Experimental Evaluation of BSP Algorithms

My M.Sc. Thesis

Short Summary

My M.Sc. thesis is about predicting performance of parallel algorithms implemented in C++. I look at basic communication, matrix multiplication, and longest common subsequence computation.

Full Text

Here is a version with hyperlinks for online reading. There is also a copy of the print version which I submitted to the library.

Publications from the Thesis

Parallel Computation of Longest Common Subsequences

Krusche, P. & Tiskin, A., 2006. Efficient Longest Common Subsequence Computation Using Bulk-Synchronous Parallelism. In Proceedings of ICCSA 2006, LNCS 3984. pp. 165–174.

Slides for the talk given at the PDC’06 workshop at ICCSA 2006 in Glasgow

Slides for the talk given at WPCCS’06

Parallel Matrix Multiplication and Communication Performance

Krusche, P., 2005. Experimental Evalution of BSP Programming Libraries. Parallel Processing Letters, 18(1), pp.7–21.

Slides from the HLPP 2005 workshop at Warwick

Full Abstract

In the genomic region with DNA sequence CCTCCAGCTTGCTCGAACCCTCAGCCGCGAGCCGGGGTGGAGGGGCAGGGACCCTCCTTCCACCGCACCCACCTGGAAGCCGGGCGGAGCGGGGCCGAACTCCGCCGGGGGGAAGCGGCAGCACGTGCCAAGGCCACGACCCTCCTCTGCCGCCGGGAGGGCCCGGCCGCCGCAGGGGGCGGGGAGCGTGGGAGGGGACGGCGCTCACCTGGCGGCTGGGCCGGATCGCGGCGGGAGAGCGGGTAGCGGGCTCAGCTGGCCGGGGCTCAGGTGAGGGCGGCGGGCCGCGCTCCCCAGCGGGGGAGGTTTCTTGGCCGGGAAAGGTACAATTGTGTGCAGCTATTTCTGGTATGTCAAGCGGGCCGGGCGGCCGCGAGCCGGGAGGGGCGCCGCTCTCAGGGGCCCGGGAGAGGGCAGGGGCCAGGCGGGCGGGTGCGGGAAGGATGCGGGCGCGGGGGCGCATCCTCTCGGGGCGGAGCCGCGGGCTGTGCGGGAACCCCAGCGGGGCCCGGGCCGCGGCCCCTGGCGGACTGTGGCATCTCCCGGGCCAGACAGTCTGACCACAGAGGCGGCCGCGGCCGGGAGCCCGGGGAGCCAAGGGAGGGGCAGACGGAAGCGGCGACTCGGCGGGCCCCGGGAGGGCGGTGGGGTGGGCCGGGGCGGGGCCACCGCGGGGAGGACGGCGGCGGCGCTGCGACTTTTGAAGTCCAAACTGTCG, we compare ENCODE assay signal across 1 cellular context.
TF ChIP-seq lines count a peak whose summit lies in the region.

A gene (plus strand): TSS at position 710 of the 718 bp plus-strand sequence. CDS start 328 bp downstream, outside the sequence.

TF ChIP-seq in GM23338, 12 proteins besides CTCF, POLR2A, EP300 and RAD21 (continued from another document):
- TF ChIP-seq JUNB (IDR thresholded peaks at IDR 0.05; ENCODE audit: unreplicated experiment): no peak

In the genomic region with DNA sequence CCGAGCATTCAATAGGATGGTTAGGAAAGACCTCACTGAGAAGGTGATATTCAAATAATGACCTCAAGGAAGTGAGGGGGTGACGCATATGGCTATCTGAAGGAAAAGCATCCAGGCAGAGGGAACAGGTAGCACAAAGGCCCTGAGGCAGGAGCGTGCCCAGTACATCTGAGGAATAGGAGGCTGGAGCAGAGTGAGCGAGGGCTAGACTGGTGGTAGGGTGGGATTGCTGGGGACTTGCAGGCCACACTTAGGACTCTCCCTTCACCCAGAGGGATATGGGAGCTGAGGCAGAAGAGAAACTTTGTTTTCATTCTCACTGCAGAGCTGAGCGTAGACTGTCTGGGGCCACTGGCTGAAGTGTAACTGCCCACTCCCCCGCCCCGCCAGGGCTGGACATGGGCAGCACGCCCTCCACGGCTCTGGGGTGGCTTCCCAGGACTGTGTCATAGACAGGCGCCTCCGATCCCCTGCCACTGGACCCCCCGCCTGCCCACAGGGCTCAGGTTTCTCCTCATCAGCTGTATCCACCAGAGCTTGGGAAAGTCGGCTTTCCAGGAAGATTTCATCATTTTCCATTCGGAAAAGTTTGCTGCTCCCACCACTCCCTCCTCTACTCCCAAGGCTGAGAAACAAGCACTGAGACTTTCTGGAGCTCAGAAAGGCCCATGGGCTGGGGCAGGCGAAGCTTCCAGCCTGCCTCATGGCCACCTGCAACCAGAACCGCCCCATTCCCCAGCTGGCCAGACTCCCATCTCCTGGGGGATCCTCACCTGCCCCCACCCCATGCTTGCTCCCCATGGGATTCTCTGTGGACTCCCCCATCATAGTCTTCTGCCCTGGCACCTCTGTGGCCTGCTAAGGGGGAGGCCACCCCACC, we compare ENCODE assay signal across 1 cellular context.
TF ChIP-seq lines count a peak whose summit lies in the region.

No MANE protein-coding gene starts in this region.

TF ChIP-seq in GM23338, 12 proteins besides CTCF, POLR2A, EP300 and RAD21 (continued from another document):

The model of bulk-synchronous parallel computation (BSP) helps to implement portable general purpose algorithms while maintaining predictable performance on different parallel computers. In the last few years, frameworks for implementing BSP algorithms were proposed, each having different optimizations and programming models. This work gives an overview of approaches to implementing BSP algorithms in C/C++ or Fortran and of methods for predicting their performance. Experiments were run on three parallel machines, using optimized special purpose communications libraries for BSP algorithms. In the first set of experiments, communication and computational performance of all three parallel computers was measured separately to obtain the machine dependent parameters that describe them in the BSP model. The second and third set of experiments were concerned with measuring the performance for two common types of algorithms: memory efficient matrix multiplication and longest common subsequence computation. Based on the experimental results, we compare the performance of the matrix multiplication implementation to an optimized standard library and study performance predictability. Simple extensions to the standard BSP model for performance prediction are shown, their accuracy is evaluated and effects that cause prediction errors are discussed. The results indicate that the performance of BSP algorithm implementations can be highly dependent on the communication library that is used and hence compare their performance using different optimized communication libraries on different systems. When using the best suited library on each system, BSP implementations can achieve predictable performance and efficiency competitive with optimized standard libraries.